If you ever feel like having cheesecake, but you don’t have enough cream cheese in stock, or you just have a package of mascarpone about to hit the expiration date, this recipe will suit your needs. It combines the best of cakes and cheesecakes, and looks great when cutting through the marbled layers. I got the recipe from Peabody’s blog Culinary Concoctions (thank you), and made some alterations plus converted the ingredients to SI measures. I experimented a bit, and concluded that if you don’t have a pumpkin or can of pumpkin puree lying around, a great alternative is to grate a large carrot and mash a ripe banana. The taste, color and mushy texture of the resulting cake are fairly similar.
For the cake
– 240 g unsweetened pumpkin puree (or 1 cup) OR 1 large carrot + 1 banana
– 120 ml vegetable oil (or 0.5 cup)
– 2 eggs
– 300 g sugar (or 1.5 cup)
– 256 g plain flour (or 2 cups)
– 1 tsp baking powder
– 0.5 tsp salt
– 1 tsp cinnamon – 0.5 tsp ginger – 0.5 tsp nutmeg (or 2 tsp ready-made pumpkin pie spice, or Dutch speculaas spices)
– 120 g of your favorite nuts (or 1 cup)
For the cheesecake swirl
– 252 g mascarpone (or 9 oz)
– 75 g muscovado sugar (or 0.4 cup)
– 6 tbsp maple syrup
– 1 tbsp flour
– 1 egg
For the cake batter, mix together the pumpkin puree, oil and eggs, and in a separate bowl the flour, baking powder and sugar. Then gently mix these two together and fold in the nuts. For the cheesecake swirl, mix together the mascarpone, sugar, syrup, flour and egg. Now poor about 2/3 of the cake batter in a butter or oil-greased pan, poor on the cheesecake mixture, and finish with the remaining cake batter. You could go through the concoction with a skewer to create a more marbled cake. Bat it at 160 degrees Celcius (or 325 Fahrenheit) for about 60 minutes. To bake the cake in my pictures, I used a round cake pan, just because I wasn’t in a loaf-pan-kind of mood, but you could of course pick whichever way you fancy.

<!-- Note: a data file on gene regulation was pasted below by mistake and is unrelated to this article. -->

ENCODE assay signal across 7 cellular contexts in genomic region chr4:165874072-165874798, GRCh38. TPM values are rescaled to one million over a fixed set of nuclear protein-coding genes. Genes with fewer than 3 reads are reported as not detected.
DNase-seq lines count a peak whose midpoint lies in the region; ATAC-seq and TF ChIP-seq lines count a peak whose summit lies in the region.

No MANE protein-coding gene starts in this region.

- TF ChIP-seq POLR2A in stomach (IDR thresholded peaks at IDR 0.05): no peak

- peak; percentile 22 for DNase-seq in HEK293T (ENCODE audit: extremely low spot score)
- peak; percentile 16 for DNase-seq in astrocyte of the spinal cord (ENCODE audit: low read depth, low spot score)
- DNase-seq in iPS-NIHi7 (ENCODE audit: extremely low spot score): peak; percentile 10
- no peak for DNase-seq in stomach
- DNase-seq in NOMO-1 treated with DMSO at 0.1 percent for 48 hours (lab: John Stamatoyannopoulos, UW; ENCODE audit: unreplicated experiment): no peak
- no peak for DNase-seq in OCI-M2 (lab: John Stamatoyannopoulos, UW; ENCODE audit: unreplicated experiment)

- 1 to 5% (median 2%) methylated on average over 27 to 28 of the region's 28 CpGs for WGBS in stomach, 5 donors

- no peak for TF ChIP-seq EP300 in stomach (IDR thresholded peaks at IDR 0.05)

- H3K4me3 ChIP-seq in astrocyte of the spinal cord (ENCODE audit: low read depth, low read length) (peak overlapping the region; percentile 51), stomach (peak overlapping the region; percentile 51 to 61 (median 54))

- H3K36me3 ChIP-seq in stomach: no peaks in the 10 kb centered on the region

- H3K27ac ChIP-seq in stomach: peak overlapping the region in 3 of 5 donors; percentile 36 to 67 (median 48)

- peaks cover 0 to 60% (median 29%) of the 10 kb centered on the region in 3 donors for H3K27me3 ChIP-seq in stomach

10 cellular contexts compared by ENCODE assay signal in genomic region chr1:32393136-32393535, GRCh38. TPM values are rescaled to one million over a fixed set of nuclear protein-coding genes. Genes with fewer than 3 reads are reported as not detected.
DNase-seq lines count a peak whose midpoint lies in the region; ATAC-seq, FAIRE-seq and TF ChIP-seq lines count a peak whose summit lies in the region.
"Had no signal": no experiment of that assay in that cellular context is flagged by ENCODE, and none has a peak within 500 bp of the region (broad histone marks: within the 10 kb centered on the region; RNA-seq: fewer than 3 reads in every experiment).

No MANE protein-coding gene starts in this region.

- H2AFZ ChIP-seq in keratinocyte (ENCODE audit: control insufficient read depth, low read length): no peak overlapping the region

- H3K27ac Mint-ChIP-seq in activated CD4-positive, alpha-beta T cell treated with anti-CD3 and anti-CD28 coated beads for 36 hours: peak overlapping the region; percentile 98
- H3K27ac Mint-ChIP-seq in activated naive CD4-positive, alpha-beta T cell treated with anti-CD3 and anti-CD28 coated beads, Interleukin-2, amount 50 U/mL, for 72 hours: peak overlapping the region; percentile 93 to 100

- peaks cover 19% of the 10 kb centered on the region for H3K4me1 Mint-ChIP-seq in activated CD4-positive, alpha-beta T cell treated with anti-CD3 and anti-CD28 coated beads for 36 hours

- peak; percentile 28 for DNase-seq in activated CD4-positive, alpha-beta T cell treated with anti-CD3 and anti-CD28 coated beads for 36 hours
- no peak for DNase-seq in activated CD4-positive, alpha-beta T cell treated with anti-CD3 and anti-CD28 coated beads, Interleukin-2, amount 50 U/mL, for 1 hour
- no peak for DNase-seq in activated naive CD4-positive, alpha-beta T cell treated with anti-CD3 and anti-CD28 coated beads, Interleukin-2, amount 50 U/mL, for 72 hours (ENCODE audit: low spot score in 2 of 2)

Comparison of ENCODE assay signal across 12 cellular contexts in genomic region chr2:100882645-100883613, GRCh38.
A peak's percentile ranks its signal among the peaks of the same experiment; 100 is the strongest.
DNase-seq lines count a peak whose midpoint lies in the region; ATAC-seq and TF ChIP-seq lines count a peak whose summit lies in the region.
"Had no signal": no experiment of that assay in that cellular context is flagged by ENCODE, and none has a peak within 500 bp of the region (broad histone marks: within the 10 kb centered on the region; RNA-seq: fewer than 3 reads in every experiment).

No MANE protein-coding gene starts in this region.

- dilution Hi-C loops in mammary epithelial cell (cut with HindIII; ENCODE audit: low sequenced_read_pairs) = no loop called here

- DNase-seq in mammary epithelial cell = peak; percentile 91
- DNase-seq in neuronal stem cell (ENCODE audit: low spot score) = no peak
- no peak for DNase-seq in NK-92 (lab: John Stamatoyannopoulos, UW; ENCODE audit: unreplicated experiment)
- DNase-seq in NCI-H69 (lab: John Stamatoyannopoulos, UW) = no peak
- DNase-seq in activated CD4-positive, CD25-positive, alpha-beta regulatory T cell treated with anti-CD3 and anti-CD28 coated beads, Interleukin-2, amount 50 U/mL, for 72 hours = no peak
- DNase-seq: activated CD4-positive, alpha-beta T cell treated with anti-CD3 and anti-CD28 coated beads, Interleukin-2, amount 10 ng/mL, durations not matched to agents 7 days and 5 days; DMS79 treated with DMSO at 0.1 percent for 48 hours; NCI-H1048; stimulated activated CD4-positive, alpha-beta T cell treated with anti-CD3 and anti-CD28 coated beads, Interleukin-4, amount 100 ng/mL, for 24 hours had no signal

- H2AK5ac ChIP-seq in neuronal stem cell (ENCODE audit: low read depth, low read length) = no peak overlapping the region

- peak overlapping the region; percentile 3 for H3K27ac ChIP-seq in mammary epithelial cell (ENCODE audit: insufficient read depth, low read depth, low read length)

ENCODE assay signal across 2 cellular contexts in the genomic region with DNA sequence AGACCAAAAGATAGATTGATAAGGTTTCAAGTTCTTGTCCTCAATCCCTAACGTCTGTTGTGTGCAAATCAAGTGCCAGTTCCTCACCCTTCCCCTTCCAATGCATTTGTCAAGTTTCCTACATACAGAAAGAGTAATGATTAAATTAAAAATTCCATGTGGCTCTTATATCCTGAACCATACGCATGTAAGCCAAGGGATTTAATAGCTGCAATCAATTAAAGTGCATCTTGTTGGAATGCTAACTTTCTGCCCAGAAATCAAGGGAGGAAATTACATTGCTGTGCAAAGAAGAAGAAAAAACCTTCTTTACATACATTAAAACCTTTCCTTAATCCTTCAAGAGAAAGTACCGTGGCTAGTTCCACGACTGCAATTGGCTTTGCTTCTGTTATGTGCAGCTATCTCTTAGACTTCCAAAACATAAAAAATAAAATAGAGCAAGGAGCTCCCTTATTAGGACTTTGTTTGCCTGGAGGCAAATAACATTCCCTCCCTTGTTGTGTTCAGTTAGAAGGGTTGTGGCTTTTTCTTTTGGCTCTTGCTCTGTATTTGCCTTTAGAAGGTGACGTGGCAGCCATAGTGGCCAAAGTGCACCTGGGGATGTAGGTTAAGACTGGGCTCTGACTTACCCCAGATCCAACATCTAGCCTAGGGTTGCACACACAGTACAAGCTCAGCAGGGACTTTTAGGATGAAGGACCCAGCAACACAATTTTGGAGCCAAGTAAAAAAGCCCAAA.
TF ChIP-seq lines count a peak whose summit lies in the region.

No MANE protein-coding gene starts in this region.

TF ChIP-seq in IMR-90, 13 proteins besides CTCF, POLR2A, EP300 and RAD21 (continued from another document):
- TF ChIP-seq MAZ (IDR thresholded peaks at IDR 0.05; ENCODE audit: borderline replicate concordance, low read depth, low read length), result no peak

This variation on a traditional pound cake recipe is really easy to make (really! I’m not just saying that) and easy to get rid off. You can keep the finish basic, with a little powdered sugar, or give it a little extra, like I did: I cooked some coconut cream together with sugar (amount: to taste) until it had a nice cream cheese-like consistency, and smeared this on top.
100 g raisins/sultanas, soaked (15 min. in boiling hot water) and drained
200 g butter
175 g white muscovado sugar
55 g grated dried coconut
2 tbsp syrup
200 g self-raising flour (or flour with a teaspoon of baking powder)
some powdered sugar, or coconut cream + sugar
Melt the butter (on low heat in a small pan, or in the microwave). Mix together all other ingredients, and add the butter last. Bake the cake for 30-35 minutes, in a 24 cm diameter cake pan, at 180 degrees celcius. You know it is done when a skewer comes out clean.
If you’re looking for a light treat that looks great on the table –but doesn’t take too much time to make– this is it. All this cake needs is a little powdered sugar on top to bring some rustic glamour to your brunch, tea or coffee.
The base is formed by a classic sponge cake [or, in Dutch, biscuit cake], which is very light & fluffy and doesn’t contain fats like butter or oil. The most important factor in the preparation is handling the egg whites and yolks separately, so you can beat in as much air as possible. As long as you keep the yolks out of the whites, you’re golden!
grated lemon zest – to taste, but at least from 1 lemon
poppy seeds – to taste (and tasting the batter is fortunately not too unpleasant)
Preheat the oven to 180 degrees Celsius.
Beat the egg yolks and sugar until light and creamy (and tripled in volume), and add the vanilla & lemon zest
In a separate bowl, beat the egg whites to a fluffy foam.
Gently spoon together the mixtures, add the flour and salt (through a sieve) and also gently spoon the flour into the mixture. Make sure it is mixed thoroughly, but try to work the batter as little as possible to keep in the air bubbles.
Poor the mixture in the (buttered) bundt cake pan.
Bake for about 25 minutes.
When finished, the cake should feel elastic and a toothpick should come out clean.